We have had a few gatherings since our move in. We had a Father’s Day celebration with our family, Trevor’s Birthday Party, a 4th of July Pool Party BBQ for friends, and a pool/ bbq day for Grace and friends. It’s so nice to have a home where we can have family and friends come and enjoy it with us.

Grace spent almost three weeks at the beginning of summer in South Africa with her mother visiting her grandmother and relatives there. When she returned from vacation and I picked her up, she said in the car, “Papa, I missed my room and my new bed. It is the most relaxing place to sleep.” I am so glad she feels comfortable and at ease in her new home too.

We got two new puppies, Duke and Ruby. They are a Chihuahua and Terrier mix. They’re about fourteen weeks old and as adorable as can be. And of course, Grace loves them.

This coming Monday I start a new position with my company, a whole new role in a whole new division. More change.

My life has been all about change this year. I feel like my life is on a new path. I am a lucky man. I have an amazing partner, a wonderful daughter, a supportive family, and great friends. They are all taking this journey with me and I am blessed.


A Different Road to Love

May 24, 2012 by  
Filed under Family, Joey Uva, Same Sex Parent

By: Joey Uva Enoch


I am finding as I get older that my life has become more complete. I am finding that those very difficult parts of my life that have brought me to where I am now have come with very valuable lessons.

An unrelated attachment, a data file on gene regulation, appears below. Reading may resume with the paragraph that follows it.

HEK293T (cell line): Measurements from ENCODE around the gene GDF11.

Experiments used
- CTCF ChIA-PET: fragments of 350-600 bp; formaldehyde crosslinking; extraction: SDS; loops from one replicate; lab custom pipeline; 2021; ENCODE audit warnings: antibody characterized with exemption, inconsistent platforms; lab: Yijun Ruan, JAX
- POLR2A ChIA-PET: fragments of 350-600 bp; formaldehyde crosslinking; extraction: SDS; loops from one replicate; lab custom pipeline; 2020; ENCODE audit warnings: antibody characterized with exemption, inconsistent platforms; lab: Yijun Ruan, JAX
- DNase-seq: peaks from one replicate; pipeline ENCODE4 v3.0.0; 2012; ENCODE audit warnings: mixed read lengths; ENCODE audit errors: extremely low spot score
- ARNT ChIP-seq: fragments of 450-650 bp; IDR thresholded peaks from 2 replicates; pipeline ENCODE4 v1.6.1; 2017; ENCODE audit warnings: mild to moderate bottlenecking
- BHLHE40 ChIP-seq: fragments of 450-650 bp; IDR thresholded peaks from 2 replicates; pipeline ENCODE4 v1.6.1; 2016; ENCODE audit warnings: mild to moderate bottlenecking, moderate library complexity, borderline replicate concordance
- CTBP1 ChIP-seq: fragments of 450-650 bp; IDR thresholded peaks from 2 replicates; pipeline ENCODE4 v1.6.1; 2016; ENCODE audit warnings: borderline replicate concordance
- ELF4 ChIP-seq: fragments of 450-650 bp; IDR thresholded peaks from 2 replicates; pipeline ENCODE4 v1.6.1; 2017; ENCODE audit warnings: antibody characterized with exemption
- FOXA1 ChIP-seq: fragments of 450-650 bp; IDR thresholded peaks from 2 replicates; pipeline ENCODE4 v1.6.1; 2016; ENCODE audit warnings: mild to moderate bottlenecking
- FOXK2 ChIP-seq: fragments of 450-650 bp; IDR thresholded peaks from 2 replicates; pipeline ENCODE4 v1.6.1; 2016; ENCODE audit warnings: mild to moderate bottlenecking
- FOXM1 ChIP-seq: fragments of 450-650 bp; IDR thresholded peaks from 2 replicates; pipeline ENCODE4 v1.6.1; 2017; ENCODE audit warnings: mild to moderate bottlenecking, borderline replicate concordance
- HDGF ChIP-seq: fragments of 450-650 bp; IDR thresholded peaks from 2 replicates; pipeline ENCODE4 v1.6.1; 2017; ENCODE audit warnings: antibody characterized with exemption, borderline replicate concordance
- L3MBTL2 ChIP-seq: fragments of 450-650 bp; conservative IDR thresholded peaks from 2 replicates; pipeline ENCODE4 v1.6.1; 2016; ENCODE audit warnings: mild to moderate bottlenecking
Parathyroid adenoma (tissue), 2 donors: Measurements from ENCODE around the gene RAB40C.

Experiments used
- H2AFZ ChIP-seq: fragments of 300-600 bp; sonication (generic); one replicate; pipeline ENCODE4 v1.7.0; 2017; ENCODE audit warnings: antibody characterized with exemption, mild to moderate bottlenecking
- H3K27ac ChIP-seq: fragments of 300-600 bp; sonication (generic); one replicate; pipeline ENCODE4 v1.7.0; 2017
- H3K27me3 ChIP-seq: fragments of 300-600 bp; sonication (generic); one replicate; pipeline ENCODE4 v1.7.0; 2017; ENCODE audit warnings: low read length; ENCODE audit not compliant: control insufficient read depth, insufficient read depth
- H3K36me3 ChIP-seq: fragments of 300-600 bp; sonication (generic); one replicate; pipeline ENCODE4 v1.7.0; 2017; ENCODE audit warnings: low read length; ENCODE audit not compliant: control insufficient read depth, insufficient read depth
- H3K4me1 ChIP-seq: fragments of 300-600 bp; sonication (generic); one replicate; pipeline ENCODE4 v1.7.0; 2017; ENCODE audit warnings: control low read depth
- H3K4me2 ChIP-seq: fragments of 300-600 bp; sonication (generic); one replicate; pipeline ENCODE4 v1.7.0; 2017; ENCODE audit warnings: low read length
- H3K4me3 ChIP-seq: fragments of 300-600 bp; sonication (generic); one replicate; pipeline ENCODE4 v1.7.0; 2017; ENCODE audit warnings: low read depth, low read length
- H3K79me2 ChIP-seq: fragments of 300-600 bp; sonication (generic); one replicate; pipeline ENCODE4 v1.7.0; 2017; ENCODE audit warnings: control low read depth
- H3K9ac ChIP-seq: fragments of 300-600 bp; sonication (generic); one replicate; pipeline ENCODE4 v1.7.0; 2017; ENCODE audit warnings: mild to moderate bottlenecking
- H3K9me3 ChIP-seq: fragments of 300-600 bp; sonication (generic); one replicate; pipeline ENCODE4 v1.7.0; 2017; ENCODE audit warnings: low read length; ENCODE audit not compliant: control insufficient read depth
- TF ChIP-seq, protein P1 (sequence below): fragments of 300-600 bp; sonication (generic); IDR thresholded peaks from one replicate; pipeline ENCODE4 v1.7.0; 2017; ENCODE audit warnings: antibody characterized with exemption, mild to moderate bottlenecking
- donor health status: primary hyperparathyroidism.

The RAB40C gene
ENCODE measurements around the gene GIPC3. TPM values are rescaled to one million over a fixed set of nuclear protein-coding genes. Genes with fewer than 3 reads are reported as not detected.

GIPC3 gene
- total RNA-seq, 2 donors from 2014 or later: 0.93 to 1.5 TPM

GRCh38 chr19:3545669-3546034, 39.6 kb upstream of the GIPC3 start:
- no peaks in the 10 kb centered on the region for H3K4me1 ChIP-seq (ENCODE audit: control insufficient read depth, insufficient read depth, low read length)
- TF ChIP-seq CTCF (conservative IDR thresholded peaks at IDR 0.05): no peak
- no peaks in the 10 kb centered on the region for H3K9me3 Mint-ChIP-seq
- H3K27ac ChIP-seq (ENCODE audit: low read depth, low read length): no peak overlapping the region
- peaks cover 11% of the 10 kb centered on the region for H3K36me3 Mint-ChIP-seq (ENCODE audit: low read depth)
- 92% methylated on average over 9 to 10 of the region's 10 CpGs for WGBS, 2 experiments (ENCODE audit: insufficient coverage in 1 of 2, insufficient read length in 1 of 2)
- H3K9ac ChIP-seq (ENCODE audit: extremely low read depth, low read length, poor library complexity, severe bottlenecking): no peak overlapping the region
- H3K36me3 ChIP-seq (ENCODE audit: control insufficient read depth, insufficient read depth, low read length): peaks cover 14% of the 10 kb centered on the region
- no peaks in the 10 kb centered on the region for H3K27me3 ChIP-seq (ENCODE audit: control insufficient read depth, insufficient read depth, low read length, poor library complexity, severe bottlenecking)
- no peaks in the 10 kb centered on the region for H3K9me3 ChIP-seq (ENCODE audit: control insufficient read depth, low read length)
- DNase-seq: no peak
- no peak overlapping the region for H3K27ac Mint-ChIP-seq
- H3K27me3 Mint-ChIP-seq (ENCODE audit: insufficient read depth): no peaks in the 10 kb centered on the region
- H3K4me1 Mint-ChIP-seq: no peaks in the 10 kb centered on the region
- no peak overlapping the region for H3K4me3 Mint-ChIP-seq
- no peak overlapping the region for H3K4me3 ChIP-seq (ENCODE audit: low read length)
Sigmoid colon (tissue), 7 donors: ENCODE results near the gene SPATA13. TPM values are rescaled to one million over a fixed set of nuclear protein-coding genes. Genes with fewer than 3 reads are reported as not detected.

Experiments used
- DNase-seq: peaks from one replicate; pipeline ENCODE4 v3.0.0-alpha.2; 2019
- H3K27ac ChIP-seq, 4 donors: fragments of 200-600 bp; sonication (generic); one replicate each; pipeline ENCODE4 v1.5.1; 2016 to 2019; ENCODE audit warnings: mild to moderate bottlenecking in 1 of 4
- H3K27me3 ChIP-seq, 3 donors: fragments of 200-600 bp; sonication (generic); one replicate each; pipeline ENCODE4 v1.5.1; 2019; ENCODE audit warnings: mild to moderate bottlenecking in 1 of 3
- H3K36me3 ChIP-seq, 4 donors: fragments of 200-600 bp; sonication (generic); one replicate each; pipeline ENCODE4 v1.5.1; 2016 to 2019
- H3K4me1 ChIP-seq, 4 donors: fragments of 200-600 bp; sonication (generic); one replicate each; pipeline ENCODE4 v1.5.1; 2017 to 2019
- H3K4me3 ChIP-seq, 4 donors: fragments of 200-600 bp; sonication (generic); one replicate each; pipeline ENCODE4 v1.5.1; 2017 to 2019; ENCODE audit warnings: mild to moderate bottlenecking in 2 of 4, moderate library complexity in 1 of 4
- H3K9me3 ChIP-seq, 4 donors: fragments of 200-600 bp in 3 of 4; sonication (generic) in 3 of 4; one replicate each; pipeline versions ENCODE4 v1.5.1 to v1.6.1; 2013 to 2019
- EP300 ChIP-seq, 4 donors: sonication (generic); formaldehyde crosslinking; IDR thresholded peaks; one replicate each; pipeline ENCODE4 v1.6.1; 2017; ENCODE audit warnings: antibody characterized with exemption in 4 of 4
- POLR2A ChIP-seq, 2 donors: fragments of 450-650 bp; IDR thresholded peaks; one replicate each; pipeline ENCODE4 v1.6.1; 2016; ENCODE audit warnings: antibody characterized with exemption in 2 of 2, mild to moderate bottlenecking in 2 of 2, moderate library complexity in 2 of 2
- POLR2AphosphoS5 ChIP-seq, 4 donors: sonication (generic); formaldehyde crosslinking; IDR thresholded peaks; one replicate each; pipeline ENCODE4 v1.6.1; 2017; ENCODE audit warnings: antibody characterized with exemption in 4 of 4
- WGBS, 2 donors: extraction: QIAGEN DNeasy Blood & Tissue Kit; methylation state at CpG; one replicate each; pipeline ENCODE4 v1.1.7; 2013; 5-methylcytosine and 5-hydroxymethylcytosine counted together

One of the more difficult parts of my childhood was when my mother left when I was seven years old. I spent many years dealing with the emotions and hurt from that time. I wrote about that story almost two years ago and although it was very emotional to put to “paper”, it was very cathartic as well. Not that I didn’t work on it earlier in my life, because that was one thing I promised myself when I was a young adult in order that I could create the life I wanted. I spent a couple years in therapy working on myself and healing myself from the past.

One of the things I never planned on, like many things in life, was having Trevor become part of it. We have been together six years. We come from very different childhood upbringings. We have pushed each other both consciously and unconsciously to be closer to our families. Trevor has always pushed us to become closer to my mother and make more of an effort to find a better place in the here and now to grow from. Trevor knows my childhood story, he knows the past and realizes that it should remain there. I think the death of Trevor’s mom over ten years ago gives him the fight and drive to make this happen. I love him for that.